Embryo freezing is the process of preserving embryos for future use. In many cases, people choose to freeze their embryos during a stimulated IVF cycle because they have more embryos than can be transferred at one time. In other situations, it may be recommended to do a “freeze all,” cycle so that one has time to better prepare their uterine lining for transfer. At other times still, many couples may choose to preserve their fertility outside of a traditional IVF cycle because they simply want to preserve their future fertility or because they are undergoing some life event where the fertility of one or both partners may be in jeopardy.
At CNY, we use a process of freezing or preserving embryos known as vitrification. During vitrification, embryos are immersed in a series of solutions which dehydrate the cells and replace the water molecules with cryoprotectant, thereby protecting the integrity of the cells during the freezing process. The embryos are then loaded into specially designed straws, and placed into liquid nitrogen tanks for long-term storage. These frozen embryos may be subsequently thawed and used for a future embryo transfer.
Interestingly enough, preserving embryos as compared to preserving eggs, offers a much more viable solution to preserving one’s fertility given the current technology available. The preservation of embryos has gotten so good that it is often recommended to transfer a frozen embryo over a fresh embryo. You may have even seen some remarkable stories of frozen embryos making healthy babies after a quarter of a century being frozen.
Generally, embryo preservation or embryo freezing can be looked at as the first half of an In Vitro Fertilization Procedure. As such, you will go through baseline testing, ovarian stimulation and follicular development, egg and sperm retrieval, and fertilization. After fertilization, your eggs will be allowed to develop until day 3 or 5. At that point, the embryos will undergo the vitrification process allowing them to be safely stored in liquid nitrogen for decades.
There are many reasons for freezing and preserving your embryos for future use. Of course, everyone has their own reasons, but many people choose to freeze their embryos for one of the following reasons:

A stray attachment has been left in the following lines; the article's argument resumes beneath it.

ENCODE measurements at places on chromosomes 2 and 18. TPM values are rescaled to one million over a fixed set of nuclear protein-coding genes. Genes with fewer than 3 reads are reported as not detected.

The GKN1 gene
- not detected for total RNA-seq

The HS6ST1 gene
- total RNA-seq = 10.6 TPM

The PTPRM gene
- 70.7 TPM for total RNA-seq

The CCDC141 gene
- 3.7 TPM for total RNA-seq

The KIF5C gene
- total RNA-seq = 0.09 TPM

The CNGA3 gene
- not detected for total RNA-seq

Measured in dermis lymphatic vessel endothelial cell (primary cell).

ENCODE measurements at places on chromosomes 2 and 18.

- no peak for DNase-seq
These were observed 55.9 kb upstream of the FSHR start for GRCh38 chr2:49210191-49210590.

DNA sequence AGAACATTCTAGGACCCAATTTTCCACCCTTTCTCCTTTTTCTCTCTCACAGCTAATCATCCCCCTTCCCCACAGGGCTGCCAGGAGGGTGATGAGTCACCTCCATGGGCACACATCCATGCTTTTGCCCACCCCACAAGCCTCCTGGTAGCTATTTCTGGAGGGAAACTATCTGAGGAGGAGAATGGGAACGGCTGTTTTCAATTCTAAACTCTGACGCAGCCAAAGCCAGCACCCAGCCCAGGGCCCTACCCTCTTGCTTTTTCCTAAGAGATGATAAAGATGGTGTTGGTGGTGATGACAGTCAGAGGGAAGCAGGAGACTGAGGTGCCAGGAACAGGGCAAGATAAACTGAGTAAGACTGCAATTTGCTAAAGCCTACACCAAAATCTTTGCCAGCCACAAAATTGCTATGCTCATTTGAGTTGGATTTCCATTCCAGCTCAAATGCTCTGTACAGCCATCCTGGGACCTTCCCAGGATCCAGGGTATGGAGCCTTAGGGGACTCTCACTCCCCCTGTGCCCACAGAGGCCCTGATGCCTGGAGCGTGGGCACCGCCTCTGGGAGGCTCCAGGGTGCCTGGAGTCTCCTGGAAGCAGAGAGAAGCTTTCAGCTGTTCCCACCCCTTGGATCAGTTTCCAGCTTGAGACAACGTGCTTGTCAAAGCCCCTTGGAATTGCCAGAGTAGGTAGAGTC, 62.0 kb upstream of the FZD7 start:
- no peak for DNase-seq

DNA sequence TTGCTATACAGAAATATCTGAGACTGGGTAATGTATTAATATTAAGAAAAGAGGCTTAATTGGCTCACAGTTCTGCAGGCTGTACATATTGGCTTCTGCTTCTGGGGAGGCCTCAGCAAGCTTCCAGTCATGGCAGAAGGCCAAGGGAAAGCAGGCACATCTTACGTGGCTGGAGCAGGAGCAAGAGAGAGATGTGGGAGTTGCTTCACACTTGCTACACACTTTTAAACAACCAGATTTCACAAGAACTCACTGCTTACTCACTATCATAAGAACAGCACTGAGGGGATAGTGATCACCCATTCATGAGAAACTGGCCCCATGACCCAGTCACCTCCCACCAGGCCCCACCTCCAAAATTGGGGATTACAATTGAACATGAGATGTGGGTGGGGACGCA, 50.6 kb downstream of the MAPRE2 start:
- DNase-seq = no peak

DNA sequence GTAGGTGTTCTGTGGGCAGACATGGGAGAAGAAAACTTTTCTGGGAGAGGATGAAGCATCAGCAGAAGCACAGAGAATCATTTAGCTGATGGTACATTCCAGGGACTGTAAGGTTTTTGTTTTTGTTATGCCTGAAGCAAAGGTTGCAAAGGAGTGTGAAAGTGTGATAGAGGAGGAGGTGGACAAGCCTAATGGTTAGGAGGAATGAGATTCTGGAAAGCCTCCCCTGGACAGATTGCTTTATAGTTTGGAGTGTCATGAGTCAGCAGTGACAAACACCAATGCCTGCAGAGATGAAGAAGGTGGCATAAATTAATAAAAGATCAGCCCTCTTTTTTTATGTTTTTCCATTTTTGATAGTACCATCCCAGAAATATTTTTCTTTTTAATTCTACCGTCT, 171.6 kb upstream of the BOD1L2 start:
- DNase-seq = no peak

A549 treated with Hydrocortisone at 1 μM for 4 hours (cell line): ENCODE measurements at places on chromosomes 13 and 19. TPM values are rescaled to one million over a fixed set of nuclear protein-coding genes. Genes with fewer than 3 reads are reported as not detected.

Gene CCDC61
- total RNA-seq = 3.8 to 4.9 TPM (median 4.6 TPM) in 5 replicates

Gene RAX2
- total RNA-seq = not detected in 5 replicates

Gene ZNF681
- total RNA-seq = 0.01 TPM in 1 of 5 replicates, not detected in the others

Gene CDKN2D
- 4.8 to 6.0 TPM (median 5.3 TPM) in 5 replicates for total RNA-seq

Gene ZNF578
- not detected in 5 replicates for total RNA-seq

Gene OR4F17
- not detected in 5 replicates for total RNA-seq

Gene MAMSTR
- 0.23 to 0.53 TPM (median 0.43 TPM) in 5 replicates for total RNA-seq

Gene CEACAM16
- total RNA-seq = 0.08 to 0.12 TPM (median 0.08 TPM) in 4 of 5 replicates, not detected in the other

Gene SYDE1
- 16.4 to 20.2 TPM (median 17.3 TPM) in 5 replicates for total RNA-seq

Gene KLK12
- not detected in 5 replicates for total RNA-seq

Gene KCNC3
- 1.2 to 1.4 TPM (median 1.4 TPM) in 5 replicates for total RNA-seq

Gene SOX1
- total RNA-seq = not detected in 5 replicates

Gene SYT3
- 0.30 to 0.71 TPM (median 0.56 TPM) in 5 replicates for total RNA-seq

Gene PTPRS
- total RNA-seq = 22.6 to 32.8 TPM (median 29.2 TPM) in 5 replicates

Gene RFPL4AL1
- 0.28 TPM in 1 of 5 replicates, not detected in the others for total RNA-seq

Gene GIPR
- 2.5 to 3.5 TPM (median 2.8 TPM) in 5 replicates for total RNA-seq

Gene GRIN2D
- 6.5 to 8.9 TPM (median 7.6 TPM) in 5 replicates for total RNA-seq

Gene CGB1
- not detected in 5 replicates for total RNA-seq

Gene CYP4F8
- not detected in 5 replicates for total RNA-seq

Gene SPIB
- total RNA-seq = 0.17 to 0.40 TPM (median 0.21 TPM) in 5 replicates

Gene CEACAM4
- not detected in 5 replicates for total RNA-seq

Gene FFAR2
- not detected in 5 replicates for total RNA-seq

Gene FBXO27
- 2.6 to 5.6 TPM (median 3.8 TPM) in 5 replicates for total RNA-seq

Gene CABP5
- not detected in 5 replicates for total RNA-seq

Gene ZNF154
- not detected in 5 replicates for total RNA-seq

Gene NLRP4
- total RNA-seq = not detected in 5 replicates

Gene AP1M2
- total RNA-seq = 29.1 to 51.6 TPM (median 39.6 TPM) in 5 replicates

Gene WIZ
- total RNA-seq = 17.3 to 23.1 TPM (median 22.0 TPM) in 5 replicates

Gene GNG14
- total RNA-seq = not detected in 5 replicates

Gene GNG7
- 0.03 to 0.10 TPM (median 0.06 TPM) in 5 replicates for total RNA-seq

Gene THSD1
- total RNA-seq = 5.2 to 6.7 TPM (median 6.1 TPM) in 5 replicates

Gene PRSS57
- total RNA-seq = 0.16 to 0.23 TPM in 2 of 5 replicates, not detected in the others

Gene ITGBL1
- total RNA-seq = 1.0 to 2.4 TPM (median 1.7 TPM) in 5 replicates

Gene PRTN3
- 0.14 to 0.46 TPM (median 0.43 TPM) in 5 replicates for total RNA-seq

- Preserving surplus embryos following embryo transfer which may be used in the future to achieve a pregnancy. By transferring frozen-thawed embryos into the uterus, it is possible to achieve 2 or more pregnancies in different years from a single egg retrieval.
- Preserving fertility in patients who must undergo medical treatments such as chemotherapy for cancer treatment which may affect fertility. By undergoing IVF with embryo freezing, the couple/individual may thaw and transfer cryopreserved embryos following successful treatment.
- Often times women with Diminished Ovarian Reserve may find it beneficial to do what is called banking cycles. Banking Cycles consist of repeatedly doing the first half of an IVF cycle resulting in frozen embryos until they have an adequate number of embryos to transfer. By staying in a stimulated state, many women with DOR have a better chance of successfully producing embryos. After several cycles have been completed, the woman can then focus on preparing her uterine lining with progesterone and estrogen for a FET.
Depending on how you are freezing your embryos, the price may be substantially different.
- For those freezing their embryos from an IVF Cycle, there is no additional cost and that includes storage for 12 months. Storage after the first 12 months is $350 per year.
- For those doing an embryo banking cycle, the fee is $3,900. Of course, like all of our treatments, you can finance with us allowing you to make smaller more affordable monthly payments of around $200/month.